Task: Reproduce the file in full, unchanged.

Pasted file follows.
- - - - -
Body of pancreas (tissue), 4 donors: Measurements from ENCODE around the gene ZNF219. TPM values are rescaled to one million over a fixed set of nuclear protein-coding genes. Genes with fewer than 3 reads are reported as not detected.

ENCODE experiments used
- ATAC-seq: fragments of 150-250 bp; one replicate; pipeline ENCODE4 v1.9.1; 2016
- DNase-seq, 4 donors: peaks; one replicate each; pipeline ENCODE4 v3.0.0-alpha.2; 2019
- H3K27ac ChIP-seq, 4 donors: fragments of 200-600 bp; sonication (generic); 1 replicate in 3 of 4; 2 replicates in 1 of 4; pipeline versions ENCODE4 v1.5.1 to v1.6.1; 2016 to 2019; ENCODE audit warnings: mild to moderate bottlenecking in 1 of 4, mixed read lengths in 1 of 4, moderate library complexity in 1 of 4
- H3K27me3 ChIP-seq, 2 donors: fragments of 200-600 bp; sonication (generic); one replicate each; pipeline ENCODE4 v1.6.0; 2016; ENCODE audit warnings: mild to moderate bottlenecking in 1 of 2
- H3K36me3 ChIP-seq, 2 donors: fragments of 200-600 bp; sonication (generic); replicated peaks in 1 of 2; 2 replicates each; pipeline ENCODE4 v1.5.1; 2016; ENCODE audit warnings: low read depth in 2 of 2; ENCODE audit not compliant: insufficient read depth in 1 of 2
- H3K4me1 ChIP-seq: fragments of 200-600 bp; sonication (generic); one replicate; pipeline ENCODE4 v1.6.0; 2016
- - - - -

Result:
Body of pancreas (tissue), 4 donors: Measurements from ENCODE around the gene ZNF219. TPM values are rescaled to one million over a fixed set of nuclear protein-coding genes. Genes with fewer than 3 reads are reported as not detected.

ENCODE experiments used
- ATAC-seq: fragments of 150-250 bp; one replicate; pipeline ENCODE4 v1.9.1; 2016
- DNase-seq, 4 donors: peaks; one replicate each; pipeline ENCODE4 v3.0.0-alpha.2; 2019
- H3K27ac ChIP-seq, 4 donors: fragments of 200-600 bp; sonication (generic); 1 replicate in 3 of 4; 2 replicates in 1 of 4; pipeline versions ENCODE4 v1.5.1 to v1.6.1; 2016 to 2019; ENCODE audit warnings: mild to moderate bottlenecking in 1 of 4, mixed read lengths in 1 of 4, moderate library complexity in 1 of 4
- H3K27me3 ChIP-seq, 2 donors: fragments of 200-600 bp; sonication (generic); one replicate each; pipeline ENCODE4 v1.6.0; 2016; ENCODE audit warnings: mild to moderate bottlenecking in 1 of 2
- H3K36me3 ChIP-seq, 2 donors: fragments of 200-600 bp; sonication (generic); replicated peaks in 1 of 2; 2 replicates each; pipeline ENCODE4 v1.5.1; 2016; ENCODE audit warnings: low read depth in 2 of 2; ENCODE audit not compliant: insufficient read depth in 1 of 2
- H3K4me1 ChIP-seq: fragments of 200-600 bp; sonication (generic); one replicate; pipeline ENCODE4 v1.6.0; 2016